A disciplined mind leads to happiness, an undisciplined mind leads to suffering.
Look at consciousness as a function of matter and you have science.
Look at matter as the product of consciousness and you have spirituality.
That aim in life is highest which requires the highest and finest discipline.
—Henry David Thoreau
You obviously don’t need to be spiritual in order to be disciplined. You don’t need to be spiritual even to practice mindful self-discipline—for that, meditation and awareness are enough. But can spirituality help self-discipline? Yes, tremendously.
Both spirituality and self-discipline share a similar journey: taking you from the reptilian brain to the evolved brain, from the animal to the human, from reactive to conscious. They both aim to elevate you above your impulses and negative emotions, and truly master yourself.
If you are open to spirituality, it can add an extra layer of depth, meaning, and strength to your practice of self-discipline. And if you are not, feel free to skip this topic, as Mindful Self-Discipline offers plenty of effective tools for your journey.
It is challenging to define spirituality in a way that encompasses all its manifestations and makes everyone happy, yet we need a definition so that we can be somewhat on the same page. Here is my working concept:
Spirituality is a worldview and a way of living based on the intuition that there is more to life than what meets the senses, more to the universe than just purposeless mechanics, more to consciousness than electrical impulses in the brain, and more to our existence than the body and its needs. Spirituality embraces this mystery and seeks to explore it. It often involves the belief in a higher form of intelligence or Consciousness as the source of the universe, as well as life after death and the existence of subtler levels of reality. It is an answer to the deep human thirst for meaning, peace, connection, and truth. It incorporates the transcendental aspect of human existence, the depth of our being, and gives context to transcendental experiences.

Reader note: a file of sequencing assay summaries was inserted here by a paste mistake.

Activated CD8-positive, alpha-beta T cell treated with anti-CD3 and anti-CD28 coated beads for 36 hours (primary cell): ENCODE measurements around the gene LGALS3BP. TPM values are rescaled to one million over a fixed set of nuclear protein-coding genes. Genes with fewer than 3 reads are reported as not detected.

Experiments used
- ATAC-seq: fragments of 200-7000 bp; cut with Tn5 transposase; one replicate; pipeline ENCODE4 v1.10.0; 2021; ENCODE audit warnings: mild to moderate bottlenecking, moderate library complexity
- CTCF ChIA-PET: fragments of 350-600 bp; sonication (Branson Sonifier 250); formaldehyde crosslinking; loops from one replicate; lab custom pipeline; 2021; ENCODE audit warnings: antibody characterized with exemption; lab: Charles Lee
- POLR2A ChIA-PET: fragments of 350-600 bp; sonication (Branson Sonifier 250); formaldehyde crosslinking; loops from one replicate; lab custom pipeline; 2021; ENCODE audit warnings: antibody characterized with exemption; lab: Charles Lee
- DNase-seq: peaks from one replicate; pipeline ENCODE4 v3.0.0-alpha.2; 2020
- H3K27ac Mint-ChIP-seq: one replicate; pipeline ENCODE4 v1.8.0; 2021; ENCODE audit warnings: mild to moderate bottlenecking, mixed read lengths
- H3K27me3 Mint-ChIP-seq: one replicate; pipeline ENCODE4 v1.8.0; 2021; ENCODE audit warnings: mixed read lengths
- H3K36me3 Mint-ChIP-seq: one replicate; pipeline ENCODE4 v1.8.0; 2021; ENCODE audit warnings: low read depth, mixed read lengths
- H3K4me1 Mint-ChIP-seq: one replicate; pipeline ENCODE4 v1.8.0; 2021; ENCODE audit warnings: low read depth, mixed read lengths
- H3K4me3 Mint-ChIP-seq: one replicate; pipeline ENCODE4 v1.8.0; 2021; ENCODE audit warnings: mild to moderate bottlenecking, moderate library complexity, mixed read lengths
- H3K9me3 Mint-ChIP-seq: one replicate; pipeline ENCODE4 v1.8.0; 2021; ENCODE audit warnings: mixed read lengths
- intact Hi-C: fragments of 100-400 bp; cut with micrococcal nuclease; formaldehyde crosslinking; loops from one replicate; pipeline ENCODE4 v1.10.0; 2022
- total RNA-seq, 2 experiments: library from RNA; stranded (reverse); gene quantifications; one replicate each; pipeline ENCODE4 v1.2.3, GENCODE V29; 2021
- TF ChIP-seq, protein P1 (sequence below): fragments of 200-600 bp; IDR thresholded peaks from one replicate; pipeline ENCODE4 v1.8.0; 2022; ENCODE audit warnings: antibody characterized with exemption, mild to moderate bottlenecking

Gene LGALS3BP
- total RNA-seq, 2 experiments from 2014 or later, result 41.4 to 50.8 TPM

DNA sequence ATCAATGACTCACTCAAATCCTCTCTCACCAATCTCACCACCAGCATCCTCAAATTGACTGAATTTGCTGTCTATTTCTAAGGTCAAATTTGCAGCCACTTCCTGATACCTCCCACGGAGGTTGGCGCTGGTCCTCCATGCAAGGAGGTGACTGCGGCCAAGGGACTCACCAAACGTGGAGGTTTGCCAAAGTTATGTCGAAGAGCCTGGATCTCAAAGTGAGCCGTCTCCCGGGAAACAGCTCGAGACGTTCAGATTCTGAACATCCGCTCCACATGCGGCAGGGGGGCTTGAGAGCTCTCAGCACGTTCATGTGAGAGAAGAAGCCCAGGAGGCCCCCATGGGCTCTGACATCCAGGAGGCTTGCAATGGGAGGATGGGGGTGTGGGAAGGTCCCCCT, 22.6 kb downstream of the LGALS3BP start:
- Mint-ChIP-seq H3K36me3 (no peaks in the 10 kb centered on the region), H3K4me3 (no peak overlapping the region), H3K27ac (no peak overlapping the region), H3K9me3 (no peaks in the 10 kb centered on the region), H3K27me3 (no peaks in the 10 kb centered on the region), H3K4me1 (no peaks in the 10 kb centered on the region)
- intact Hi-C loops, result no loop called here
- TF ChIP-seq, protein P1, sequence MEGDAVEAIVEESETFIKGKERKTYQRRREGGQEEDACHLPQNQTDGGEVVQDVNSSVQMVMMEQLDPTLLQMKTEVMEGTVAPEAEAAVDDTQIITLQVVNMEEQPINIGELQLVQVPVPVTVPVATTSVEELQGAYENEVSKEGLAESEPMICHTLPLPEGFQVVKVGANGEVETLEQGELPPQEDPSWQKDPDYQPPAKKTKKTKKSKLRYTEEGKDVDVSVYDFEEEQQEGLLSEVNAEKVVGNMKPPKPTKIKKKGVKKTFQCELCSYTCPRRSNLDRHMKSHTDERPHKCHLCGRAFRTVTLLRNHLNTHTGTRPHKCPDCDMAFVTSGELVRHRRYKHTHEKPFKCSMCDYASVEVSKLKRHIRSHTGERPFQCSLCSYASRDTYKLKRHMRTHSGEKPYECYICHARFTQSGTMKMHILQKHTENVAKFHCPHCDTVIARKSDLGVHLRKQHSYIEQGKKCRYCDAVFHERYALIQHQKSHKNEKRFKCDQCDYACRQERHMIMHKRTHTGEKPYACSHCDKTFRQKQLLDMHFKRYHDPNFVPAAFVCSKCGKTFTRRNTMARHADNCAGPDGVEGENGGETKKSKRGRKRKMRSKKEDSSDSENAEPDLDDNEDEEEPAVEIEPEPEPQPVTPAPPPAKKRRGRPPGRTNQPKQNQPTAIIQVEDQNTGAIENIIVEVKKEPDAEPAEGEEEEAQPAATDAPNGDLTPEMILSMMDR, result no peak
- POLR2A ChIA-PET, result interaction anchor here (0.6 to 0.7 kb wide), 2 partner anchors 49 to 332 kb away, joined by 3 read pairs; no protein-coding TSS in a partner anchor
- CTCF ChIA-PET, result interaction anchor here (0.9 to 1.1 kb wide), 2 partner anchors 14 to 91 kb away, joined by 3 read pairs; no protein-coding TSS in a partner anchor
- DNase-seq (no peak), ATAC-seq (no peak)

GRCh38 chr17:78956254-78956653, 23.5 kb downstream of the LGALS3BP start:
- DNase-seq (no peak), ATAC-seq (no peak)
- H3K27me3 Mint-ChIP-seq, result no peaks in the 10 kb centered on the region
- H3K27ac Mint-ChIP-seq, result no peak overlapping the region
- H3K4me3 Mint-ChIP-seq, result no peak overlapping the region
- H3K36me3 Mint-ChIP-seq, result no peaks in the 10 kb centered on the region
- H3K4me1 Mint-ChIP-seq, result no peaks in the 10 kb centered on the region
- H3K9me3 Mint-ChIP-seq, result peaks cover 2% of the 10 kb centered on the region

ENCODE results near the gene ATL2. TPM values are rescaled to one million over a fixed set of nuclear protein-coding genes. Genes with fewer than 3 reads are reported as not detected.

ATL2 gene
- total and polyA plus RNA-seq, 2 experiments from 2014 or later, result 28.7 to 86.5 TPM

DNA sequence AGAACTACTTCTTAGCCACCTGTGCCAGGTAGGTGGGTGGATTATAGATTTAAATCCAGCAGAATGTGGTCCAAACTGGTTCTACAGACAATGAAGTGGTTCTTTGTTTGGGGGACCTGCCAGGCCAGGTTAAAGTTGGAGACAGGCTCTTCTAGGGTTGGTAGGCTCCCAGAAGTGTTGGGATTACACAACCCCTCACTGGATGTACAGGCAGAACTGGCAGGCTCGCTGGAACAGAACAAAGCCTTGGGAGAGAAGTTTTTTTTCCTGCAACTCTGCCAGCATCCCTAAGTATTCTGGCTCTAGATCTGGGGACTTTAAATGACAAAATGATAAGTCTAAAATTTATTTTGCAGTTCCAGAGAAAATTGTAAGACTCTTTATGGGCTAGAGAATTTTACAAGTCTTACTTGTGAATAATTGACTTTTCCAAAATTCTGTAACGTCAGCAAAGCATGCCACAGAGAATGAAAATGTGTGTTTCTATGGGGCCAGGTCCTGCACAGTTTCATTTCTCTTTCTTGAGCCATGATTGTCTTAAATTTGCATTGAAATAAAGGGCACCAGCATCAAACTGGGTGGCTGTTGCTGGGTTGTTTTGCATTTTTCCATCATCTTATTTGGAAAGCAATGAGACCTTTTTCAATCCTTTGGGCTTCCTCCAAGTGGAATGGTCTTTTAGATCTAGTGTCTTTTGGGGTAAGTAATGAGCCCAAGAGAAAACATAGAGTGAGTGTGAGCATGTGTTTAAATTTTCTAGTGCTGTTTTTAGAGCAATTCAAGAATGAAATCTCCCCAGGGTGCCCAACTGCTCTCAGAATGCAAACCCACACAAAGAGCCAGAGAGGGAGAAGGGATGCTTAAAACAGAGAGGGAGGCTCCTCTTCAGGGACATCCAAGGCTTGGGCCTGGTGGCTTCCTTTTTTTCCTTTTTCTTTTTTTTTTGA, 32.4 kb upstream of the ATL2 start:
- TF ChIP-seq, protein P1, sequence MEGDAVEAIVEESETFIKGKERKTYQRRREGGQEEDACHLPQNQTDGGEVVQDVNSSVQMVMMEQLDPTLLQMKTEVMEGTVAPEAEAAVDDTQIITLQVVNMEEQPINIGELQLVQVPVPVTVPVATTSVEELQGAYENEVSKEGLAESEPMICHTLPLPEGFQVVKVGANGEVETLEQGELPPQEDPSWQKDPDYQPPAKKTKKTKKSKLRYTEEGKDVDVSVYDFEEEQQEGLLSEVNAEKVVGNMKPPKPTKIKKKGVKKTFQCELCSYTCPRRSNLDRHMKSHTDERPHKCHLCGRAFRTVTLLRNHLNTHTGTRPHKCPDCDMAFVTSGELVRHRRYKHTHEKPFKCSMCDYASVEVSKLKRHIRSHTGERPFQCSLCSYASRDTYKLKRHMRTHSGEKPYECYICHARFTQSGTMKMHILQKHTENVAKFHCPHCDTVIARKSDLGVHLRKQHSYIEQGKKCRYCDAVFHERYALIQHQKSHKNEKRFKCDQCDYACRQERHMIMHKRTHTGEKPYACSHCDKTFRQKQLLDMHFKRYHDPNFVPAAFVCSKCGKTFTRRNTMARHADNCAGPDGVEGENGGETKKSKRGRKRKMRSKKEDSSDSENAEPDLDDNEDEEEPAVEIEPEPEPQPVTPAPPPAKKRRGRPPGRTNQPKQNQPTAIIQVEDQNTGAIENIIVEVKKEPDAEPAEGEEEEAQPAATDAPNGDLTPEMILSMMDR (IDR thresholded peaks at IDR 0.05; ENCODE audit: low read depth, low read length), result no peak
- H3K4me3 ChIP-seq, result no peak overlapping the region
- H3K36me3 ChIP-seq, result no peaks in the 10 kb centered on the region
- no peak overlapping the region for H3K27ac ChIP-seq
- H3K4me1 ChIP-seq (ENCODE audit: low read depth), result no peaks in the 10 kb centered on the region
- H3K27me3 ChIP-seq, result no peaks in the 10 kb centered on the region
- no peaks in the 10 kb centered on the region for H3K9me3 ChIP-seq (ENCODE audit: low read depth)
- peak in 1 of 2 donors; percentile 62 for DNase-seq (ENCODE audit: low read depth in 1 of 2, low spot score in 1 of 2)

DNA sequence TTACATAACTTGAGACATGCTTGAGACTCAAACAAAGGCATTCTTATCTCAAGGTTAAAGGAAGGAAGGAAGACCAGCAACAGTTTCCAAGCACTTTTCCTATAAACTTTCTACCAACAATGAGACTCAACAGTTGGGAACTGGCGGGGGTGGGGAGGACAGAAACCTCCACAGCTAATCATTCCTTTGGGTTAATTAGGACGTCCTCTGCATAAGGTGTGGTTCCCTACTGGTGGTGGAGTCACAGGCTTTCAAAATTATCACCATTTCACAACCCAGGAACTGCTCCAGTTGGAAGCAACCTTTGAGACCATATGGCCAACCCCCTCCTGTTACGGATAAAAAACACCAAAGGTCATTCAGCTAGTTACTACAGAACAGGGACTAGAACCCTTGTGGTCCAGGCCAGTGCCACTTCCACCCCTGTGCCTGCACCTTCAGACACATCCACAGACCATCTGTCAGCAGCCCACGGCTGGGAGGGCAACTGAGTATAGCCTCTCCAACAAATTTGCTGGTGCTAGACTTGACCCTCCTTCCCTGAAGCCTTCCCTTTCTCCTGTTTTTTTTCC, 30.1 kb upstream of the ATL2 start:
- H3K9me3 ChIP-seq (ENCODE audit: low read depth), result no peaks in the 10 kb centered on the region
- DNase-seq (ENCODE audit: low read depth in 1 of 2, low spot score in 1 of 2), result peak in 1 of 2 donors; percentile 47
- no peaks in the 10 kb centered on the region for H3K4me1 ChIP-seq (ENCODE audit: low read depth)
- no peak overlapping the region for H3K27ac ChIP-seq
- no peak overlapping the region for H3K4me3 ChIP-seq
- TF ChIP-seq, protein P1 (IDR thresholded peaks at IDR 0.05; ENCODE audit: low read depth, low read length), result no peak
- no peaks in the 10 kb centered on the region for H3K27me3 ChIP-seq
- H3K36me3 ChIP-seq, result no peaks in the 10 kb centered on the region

Spirituality is not the same as religion. Religion is one of the manifestations of spirituality, but you can also be spiritual but not religious. For the purposes of Mindful Self-Discipline, it doesn’t matter what form of spirituality you practice—but only that you have awareness of the non-material aspect of life, and willingness to explore it.
Research shows the mental health benefits of a spiritual practice, reporting positive outcomes of a spiritual worldview and practice for the purposes of treating depression, anxiety, PTSD, schizophrenia, and trauma. Studies also show benefits for patients coping with illnesses such as cancer. More of such research is bound to come, as the scientific inquiry on contemplative practices deepens.
For now, the main point is that spirituality and self-discipline can support each other and deepen the meaning of your journey, lifelong. Spirituality helps you develop self-discipline; and self-discipline is a powerful tool for you to grow spiritually.